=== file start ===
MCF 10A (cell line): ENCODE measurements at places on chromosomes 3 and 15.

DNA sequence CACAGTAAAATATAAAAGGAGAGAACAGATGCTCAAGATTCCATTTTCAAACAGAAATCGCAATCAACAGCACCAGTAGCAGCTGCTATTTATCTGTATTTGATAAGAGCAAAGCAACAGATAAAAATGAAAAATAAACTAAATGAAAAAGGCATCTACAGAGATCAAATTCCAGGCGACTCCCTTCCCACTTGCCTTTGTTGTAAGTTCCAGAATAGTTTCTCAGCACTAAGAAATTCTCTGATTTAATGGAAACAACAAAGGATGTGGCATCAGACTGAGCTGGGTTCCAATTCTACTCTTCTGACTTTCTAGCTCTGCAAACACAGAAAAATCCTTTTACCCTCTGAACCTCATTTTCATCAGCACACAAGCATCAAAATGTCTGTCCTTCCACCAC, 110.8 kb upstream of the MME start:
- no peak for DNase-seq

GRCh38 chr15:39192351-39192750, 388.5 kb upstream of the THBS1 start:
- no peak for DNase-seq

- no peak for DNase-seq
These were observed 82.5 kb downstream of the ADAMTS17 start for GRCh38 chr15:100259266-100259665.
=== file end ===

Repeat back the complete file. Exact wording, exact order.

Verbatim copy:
MCF 10A (cell line): ENCODE measurements at places on chromosomes 3 and 15.

DNA sequence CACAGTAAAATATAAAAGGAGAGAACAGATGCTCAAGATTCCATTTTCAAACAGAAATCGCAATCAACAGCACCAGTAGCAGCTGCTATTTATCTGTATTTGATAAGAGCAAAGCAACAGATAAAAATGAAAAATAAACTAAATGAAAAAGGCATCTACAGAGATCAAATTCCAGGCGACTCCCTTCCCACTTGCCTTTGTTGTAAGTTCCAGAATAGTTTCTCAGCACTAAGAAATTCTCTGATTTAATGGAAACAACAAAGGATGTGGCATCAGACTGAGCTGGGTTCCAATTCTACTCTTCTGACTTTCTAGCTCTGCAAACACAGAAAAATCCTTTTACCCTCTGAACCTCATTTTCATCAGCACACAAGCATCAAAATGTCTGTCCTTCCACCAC, 110.8 kb upstream of the MME start:
- no peak for DNase-seq

GRCh38 chr15:39192351-39192750, 388.5 kb upstream of the THBS1 start:
- no peak for DNase-seq

- no peak for DNase-seq
These were observed 82.5 kb downstream of the ADAMTS17 start for GRCh38 chr15:100259266-100259665.